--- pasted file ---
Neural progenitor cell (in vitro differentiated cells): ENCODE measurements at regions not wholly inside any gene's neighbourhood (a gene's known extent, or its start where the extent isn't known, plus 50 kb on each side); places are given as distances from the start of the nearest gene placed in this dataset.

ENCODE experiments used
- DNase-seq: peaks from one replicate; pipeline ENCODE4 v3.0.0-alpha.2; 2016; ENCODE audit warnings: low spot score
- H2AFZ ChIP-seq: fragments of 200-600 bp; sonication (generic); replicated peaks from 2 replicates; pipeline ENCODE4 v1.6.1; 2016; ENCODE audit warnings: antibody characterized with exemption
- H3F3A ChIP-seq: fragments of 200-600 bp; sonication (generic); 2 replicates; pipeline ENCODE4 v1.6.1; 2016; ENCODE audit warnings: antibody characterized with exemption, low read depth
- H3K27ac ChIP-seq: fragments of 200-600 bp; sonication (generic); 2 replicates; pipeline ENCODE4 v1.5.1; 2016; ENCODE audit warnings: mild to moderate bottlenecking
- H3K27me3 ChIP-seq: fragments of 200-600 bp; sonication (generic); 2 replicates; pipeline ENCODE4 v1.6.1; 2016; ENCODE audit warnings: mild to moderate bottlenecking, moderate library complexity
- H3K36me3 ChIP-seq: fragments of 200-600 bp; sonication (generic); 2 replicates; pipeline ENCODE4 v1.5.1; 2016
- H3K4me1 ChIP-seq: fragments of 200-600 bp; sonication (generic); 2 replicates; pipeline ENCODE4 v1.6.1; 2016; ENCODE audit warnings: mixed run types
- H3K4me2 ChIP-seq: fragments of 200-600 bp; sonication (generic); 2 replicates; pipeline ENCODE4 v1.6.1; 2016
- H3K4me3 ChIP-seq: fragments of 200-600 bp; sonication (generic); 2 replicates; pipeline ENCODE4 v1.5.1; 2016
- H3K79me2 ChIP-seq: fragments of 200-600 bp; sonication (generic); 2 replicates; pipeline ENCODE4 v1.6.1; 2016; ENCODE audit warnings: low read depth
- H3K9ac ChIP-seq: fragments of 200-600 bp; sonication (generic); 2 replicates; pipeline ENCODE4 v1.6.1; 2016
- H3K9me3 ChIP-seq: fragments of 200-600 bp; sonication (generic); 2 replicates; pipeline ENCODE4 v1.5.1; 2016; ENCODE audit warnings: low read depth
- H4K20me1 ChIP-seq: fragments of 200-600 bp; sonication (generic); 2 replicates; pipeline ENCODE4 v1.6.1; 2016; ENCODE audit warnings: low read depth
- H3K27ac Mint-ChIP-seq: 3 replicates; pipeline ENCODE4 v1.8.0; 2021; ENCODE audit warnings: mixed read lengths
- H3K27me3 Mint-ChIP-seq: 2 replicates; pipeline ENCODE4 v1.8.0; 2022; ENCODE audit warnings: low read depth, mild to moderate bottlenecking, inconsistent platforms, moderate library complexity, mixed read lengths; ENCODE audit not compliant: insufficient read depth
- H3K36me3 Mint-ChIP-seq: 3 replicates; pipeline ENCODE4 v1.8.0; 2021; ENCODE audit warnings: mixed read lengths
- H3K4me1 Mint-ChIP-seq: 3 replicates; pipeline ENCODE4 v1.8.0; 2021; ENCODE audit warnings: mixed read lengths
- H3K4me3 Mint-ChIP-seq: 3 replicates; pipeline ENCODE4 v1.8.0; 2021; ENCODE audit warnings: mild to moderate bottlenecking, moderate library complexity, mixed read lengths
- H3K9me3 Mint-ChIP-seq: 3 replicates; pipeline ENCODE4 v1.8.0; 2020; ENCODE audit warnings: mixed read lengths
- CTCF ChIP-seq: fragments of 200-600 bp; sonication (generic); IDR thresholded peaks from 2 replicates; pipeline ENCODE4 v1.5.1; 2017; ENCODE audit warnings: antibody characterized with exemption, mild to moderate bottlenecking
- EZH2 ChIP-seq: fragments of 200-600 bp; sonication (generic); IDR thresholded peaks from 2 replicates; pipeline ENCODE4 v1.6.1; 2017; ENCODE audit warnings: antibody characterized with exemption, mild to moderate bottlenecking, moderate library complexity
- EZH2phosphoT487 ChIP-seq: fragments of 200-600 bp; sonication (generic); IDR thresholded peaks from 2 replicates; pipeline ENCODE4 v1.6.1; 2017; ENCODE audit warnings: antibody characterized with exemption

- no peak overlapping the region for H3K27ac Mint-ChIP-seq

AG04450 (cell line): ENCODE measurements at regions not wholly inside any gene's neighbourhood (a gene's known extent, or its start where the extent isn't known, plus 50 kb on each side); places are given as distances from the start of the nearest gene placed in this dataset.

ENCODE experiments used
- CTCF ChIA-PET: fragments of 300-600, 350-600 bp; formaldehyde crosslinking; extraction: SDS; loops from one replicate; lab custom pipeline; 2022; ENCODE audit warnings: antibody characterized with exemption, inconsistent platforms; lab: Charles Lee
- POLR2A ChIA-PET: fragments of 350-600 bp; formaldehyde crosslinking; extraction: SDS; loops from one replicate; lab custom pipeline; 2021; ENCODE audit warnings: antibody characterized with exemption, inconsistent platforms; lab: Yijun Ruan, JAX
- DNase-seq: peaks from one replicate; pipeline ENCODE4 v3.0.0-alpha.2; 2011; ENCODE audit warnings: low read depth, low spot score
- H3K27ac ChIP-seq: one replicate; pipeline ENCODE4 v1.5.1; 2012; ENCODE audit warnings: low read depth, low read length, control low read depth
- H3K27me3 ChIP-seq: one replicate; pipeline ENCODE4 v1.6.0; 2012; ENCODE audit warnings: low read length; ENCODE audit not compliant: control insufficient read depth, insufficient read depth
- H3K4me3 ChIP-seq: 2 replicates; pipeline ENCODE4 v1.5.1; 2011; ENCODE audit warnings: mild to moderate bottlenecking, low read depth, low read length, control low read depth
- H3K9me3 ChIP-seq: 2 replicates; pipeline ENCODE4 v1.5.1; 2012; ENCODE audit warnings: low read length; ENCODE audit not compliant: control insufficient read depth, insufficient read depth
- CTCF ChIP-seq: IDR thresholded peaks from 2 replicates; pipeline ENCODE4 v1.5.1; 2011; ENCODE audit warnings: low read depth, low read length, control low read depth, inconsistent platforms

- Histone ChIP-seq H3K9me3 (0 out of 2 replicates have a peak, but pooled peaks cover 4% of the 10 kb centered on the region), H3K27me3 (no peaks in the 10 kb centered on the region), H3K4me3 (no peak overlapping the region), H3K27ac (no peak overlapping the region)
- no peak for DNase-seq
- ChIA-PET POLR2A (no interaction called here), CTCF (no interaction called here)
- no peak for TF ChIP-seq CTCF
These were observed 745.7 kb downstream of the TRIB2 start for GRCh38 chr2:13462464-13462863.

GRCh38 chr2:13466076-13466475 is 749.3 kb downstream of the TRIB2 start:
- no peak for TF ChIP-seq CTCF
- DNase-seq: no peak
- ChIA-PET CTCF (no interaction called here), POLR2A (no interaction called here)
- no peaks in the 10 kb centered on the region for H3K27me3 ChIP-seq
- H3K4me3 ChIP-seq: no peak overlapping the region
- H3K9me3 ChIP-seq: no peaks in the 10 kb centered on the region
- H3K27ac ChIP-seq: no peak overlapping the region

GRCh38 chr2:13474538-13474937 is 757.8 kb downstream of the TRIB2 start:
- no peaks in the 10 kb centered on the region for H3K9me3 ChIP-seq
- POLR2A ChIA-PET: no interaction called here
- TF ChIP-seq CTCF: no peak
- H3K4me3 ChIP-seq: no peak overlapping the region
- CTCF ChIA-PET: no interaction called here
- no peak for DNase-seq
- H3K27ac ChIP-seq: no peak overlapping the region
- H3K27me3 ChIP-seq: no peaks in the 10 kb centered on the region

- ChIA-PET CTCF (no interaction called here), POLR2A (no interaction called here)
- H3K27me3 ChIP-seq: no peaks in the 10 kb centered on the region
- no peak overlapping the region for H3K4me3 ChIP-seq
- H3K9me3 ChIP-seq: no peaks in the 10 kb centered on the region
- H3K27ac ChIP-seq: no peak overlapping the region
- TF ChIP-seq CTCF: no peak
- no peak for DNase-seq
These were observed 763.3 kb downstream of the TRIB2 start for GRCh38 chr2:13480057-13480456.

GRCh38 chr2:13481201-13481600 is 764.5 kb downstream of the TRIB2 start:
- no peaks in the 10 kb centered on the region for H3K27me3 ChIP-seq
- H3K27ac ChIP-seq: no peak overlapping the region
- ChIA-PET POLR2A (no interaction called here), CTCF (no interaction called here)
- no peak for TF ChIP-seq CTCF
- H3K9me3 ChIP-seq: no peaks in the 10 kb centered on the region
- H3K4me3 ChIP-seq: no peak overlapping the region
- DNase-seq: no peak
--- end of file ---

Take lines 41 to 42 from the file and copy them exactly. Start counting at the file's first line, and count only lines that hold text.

GRCh38 chr2:13466076-13466475 is 749.3 kb downstream of the TRIB2 start:
- no peak for TF ChIP-seq CTCF